Civil War Historian Kenneth M. Stampp Dies, 96
On Slavery – 8: The "Peculiar Institution"
The folks at the Berkeley’s public affairs office confirmed for me today that Kenneth M. Stampp died. His book The Peculiar Institution: Slavery in the Ante-Bellum South (1956) is required reading in my program and rightly so. The view into slavery was groundbreaking. A full obituary will be posted shortly on Berkeley’s news site. Condolences […]
On Slavery – 3
I believe the use of the phrase “peculiar institution” was intended to convey the highly contradictory nature of the practice of human ownership in a country based on equality and freedom. Regardless of what perspective one might have of slavery in America, it is difficult to argue against the fact that these contradictions existed. Historian […]
On Slavery – 1
[This post continues the series On Slavery (1 here and 2 here).] Kenneth Stampp in his book, The Peculiar Institution: Slavery in the Ante-Bellum South, suggests that some owners of slaves were conflicted about the need to apply punishment in the control of slaves and yet most felt fully justified in imposing that control. He […]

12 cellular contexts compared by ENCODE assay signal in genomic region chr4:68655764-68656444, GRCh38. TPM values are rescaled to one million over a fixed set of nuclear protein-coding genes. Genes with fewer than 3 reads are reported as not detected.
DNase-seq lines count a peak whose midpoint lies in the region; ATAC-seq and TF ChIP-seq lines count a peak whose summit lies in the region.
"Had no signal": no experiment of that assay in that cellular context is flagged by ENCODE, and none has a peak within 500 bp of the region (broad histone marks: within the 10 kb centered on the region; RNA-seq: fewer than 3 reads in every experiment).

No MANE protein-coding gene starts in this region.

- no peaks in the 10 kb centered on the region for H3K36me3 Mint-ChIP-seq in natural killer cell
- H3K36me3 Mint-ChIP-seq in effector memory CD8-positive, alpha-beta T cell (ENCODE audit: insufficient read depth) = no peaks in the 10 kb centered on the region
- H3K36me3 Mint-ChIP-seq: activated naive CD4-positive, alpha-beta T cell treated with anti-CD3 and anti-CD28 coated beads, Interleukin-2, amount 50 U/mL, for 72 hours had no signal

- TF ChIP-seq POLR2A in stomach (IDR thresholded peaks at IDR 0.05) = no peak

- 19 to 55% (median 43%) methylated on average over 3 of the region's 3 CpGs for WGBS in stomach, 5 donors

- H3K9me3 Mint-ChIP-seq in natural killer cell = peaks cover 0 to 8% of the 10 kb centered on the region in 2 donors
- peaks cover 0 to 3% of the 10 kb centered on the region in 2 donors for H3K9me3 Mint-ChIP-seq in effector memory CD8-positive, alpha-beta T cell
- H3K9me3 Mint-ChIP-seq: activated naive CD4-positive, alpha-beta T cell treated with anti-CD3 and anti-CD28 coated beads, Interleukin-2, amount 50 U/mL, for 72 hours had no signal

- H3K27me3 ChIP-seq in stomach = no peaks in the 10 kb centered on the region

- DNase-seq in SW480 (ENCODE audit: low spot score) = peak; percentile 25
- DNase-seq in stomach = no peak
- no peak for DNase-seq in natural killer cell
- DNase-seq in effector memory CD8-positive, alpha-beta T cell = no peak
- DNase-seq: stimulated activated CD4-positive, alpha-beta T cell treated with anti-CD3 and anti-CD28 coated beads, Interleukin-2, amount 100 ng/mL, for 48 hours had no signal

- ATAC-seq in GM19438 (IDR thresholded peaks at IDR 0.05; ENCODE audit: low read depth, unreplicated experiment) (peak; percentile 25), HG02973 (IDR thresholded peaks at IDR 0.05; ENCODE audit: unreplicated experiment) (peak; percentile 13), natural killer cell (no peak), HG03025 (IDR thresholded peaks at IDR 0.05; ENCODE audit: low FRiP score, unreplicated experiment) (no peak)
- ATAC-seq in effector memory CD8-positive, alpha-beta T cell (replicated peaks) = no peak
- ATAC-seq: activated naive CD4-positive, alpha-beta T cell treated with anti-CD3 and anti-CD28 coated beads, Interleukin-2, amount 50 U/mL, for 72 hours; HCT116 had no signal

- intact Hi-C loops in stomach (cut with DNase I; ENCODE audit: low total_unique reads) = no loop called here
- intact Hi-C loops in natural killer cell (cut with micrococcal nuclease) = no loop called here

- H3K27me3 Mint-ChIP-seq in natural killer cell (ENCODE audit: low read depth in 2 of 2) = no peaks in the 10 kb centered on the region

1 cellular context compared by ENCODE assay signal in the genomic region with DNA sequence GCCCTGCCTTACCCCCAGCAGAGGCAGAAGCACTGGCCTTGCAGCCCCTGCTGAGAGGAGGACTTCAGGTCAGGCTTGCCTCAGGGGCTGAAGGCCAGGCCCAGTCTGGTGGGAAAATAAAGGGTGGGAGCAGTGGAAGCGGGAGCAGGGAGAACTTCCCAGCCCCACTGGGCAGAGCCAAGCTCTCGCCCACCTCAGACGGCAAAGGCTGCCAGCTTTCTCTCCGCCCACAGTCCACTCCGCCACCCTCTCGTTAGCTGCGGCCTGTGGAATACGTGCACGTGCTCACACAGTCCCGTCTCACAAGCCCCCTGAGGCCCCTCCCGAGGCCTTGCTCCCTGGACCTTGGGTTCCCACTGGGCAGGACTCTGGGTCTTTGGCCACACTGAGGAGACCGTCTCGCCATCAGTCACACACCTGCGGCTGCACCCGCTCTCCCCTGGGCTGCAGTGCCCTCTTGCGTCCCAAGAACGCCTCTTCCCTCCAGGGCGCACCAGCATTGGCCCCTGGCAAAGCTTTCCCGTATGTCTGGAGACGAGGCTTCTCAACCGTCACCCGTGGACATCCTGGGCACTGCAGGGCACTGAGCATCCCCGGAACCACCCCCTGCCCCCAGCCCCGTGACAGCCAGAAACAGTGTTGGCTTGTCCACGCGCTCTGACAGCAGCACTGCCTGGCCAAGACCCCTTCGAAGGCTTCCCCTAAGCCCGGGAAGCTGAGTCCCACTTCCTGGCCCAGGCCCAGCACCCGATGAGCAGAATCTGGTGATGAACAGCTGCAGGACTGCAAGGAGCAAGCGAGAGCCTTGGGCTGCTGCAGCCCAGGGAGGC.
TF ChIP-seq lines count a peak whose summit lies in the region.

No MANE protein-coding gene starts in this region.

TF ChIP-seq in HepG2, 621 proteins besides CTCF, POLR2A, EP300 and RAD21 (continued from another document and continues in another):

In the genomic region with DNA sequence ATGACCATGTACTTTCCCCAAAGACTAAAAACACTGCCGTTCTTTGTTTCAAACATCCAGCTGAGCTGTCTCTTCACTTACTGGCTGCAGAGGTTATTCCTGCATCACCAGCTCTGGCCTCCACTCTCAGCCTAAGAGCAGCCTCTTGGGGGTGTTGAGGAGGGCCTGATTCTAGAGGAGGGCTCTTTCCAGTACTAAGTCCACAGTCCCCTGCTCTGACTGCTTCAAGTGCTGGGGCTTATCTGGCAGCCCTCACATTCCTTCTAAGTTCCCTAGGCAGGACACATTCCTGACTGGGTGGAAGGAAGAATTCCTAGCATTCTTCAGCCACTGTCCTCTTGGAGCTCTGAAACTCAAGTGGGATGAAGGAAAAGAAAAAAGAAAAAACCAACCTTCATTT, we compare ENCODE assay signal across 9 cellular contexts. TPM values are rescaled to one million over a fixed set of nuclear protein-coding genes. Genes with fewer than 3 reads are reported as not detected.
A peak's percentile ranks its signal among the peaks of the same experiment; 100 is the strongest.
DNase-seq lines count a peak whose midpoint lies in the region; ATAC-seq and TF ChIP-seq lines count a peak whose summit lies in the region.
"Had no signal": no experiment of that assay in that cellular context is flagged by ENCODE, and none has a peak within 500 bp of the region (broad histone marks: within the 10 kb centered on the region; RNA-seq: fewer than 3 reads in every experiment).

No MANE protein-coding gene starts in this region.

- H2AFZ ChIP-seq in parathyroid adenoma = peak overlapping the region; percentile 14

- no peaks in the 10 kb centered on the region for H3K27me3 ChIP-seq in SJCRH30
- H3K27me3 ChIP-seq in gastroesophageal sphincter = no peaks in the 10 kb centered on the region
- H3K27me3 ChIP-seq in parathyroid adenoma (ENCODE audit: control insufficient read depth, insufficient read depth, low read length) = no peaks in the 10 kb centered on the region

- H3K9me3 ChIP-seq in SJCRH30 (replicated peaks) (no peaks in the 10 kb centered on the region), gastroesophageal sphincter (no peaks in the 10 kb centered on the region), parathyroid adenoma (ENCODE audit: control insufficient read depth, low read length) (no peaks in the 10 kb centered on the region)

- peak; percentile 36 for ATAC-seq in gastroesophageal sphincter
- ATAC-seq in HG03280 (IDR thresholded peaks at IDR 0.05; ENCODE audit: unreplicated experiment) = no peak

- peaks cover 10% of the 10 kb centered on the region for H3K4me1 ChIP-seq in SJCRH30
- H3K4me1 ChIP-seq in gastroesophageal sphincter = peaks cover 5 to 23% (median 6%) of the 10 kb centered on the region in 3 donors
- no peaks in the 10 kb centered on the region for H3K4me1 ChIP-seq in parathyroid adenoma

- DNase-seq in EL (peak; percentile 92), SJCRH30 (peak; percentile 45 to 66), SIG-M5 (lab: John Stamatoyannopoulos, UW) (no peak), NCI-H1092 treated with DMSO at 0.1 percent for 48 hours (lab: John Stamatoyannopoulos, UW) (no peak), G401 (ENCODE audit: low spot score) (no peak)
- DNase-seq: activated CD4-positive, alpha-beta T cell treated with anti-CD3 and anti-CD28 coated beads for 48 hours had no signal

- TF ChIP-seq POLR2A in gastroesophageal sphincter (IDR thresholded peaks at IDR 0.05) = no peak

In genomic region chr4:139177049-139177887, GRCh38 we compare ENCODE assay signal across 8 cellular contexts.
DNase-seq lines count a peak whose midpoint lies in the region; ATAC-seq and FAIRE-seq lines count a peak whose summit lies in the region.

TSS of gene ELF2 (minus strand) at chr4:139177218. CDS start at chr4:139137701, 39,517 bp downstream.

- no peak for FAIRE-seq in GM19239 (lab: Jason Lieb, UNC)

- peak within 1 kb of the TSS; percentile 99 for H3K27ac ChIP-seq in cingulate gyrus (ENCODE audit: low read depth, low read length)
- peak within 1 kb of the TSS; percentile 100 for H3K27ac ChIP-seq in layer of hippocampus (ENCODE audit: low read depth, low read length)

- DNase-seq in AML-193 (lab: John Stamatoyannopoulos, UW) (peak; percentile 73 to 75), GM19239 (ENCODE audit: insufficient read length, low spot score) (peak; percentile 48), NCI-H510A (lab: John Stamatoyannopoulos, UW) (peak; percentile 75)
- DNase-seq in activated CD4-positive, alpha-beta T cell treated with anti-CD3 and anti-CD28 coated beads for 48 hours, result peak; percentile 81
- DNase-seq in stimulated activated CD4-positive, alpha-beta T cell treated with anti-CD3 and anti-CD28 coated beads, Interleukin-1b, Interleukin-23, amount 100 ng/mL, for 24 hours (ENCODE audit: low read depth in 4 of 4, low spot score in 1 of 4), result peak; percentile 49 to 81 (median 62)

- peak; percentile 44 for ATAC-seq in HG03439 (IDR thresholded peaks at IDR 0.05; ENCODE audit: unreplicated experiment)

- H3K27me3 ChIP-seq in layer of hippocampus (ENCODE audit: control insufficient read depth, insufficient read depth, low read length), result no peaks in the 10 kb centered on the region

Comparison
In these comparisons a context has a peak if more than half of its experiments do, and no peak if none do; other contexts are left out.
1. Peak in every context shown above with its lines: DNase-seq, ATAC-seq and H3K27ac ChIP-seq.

Antebellum America Course Underway, New Books
I’m reading Kenneth M. Stampp’s fascinating book, The Peculiar Institution: Slavery in the Ante-Bellum South for class. A focus this week and next is, among other things, the ways in which slave owners controlled their bondsmen. The methods varied considerably as did the ethical sensibilities of the masters and overseers. Stampp suggests that behavioral control […]
Class has started, Antebellum America. Books have been added to the reading list, some familiar and respected authors. First up, The Peculiar Institution: Slavery in the Ante-Bellum South by Kenneth M. Stampp. And, Free Soil, Free Labor, Free Men by Eric Foner.